But in spite of Bitcoin’s eco-unfriendly reputation, some organizations propose using blockchain, the technology that makes the cryptocurrency possible, to power a regenerative agricultural revolution. The ultimate goal is to reverse the flow of carbon dioxide into the atmosphere until atmospheric levels fall to a degree that scientists agree will stabilize the climate.

Regenerative agriculture describes a range of farming practices that prioritize soil health and biodiversity over short-term gains that can be derived from tilling and weeding, heavy pesticide use, or artificial fertilizers. Advocates of regenerative agriculture have long argued that holistic land management is better for the farmer and for the earth, but the movement has recently gotten a boost from interest in one of its other benefits: carbon sequestration.

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Healthy, ‘Climate-Beneficial’ Soil Is the Next Supply Chain Frontier

Armed with millions of dollars and a new understanding of sustainable agriculture, Sallie Calhoun is activating a new frontline in the fight against climate change: regenerative soil.

Author: Risa Blumlien | Published: April 20, 2018

Investor and carbon farmer Sallie Calhoun is on a mission: to change our relationship to the earth beneath our feet. After selling her tech company in 2001, she quickly became the proud owner of 7,600 acres of California grassland called Paicines Ranch — plus enough money to leverage some serious change. Now, along with impact investing guru Esther Park, she co-manages a soil-health portfolio called Cienega Capital with $20 million deployed to-date, and has recently co-founded the No Regrets Initiative to build momentum toward climate-beneficial communities. Why is Calhoun so committed to turning dollars into dirt? We sat down with her to learn more and find out.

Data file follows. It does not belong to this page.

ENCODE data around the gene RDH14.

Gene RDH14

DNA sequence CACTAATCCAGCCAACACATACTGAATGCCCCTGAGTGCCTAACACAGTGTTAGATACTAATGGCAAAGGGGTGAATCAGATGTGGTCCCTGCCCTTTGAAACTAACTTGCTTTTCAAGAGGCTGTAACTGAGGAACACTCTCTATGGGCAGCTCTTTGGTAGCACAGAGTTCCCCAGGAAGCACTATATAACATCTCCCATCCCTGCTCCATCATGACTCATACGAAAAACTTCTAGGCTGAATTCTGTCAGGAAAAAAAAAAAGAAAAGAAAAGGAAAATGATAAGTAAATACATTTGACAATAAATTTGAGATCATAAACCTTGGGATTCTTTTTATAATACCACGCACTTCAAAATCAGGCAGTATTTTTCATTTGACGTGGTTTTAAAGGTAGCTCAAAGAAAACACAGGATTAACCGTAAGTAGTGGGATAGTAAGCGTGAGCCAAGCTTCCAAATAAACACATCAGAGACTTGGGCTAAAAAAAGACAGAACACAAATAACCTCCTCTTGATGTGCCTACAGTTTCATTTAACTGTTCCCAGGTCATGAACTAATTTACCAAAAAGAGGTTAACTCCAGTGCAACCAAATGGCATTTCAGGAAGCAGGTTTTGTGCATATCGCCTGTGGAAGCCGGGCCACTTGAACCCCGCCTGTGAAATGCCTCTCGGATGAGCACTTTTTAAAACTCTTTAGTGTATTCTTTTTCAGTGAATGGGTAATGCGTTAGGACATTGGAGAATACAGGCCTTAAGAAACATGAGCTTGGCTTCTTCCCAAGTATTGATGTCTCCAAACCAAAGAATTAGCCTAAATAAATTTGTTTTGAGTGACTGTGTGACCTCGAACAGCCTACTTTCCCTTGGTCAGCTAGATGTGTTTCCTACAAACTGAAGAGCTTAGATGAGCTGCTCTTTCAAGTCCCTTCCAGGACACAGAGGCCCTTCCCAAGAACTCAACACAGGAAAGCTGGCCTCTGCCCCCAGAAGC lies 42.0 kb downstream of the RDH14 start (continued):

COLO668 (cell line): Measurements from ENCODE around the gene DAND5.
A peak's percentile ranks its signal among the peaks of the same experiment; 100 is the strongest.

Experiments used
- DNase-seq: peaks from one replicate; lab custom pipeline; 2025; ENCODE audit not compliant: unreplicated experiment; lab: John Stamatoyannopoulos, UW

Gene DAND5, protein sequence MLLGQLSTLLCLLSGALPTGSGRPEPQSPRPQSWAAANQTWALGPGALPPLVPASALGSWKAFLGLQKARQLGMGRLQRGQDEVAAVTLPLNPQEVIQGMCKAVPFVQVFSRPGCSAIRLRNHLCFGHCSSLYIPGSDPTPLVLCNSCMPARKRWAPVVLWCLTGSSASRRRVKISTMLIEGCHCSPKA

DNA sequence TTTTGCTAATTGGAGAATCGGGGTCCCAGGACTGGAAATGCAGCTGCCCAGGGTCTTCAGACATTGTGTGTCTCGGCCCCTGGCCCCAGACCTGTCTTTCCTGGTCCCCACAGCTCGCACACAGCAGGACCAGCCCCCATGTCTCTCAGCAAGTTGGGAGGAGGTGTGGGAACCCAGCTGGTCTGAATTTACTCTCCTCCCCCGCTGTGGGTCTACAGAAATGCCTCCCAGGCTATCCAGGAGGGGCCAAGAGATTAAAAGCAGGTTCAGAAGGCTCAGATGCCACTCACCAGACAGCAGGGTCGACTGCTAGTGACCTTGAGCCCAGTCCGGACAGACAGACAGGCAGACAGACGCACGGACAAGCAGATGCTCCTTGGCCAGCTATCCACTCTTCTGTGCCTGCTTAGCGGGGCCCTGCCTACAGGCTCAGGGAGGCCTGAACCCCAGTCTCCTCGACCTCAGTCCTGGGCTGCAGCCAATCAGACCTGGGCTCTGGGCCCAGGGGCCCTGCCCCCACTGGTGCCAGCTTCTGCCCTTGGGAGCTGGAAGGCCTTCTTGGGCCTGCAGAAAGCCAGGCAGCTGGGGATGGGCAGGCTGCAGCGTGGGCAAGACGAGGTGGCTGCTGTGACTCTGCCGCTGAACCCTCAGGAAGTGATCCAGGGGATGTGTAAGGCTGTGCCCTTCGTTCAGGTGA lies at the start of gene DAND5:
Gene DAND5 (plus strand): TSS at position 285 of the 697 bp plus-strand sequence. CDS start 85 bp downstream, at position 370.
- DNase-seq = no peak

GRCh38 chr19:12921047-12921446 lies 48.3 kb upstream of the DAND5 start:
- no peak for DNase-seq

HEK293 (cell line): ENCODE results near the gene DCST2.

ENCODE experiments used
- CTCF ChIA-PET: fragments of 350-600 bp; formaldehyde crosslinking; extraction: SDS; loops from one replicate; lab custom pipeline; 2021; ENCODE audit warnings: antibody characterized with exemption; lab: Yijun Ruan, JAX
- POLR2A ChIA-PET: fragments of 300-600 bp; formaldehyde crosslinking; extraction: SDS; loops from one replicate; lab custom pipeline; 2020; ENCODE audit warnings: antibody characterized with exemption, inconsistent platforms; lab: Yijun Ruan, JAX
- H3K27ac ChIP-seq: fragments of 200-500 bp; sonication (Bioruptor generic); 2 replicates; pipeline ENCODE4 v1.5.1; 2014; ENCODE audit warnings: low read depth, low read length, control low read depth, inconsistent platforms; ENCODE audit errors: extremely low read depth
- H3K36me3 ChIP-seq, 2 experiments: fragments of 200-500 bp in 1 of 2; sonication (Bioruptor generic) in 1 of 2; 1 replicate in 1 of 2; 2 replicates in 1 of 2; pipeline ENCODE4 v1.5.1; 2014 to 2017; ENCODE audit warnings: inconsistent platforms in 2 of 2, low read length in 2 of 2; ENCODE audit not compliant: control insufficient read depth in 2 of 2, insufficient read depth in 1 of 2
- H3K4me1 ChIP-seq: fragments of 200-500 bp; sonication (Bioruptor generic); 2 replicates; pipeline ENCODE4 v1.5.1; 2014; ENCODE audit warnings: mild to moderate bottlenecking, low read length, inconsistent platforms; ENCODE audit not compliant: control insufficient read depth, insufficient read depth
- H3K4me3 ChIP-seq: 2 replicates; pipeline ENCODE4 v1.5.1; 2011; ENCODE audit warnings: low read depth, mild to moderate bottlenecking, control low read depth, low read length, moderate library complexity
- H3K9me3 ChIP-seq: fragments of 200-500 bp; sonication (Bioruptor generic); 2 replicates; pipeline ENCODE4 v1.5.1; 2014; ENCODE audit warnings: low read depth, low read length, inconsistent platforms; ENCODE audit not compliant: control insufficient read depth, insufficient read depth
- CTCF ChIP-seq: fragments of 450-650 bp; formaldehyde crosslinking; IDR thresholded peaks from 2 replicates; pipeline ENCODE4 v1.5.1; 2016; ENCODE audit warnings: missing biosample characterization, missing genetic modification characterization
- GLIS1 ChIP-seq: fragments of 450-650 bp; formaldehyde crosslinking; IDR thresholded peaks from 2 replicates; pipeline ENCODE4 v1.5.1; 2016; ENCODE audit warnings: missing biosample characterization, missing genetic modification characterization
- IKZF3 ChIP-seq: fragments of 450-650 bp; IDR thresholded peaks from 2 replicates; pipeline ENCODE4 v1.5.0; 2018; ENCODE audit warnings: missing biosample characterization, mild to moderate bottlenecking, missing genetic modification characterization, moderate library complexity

Why is regenerative soil important?

In a closed environment (like our planet), matter is neither created nor destroyed. So as atmospheric carbon steadily increases (in December 2017, it passed 410 parts per million for the first time in millions of years), carbon levels must steadily decrease somewhere else — and that somewhere else is our global soils. To reverse climate change, carbon in the atmosphere must return to the soil, a process that green, photosynthesizing plants are already perfectly designed to execute.

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Australian Scientist Urges Farmers to Take a Light Touch With Their Soils

Published: May 4, 2018

Curiosity about regenerative agriculture is growing and a field day drew an audience of more than 150 people to the Clinton Community Hall in South Otago this week.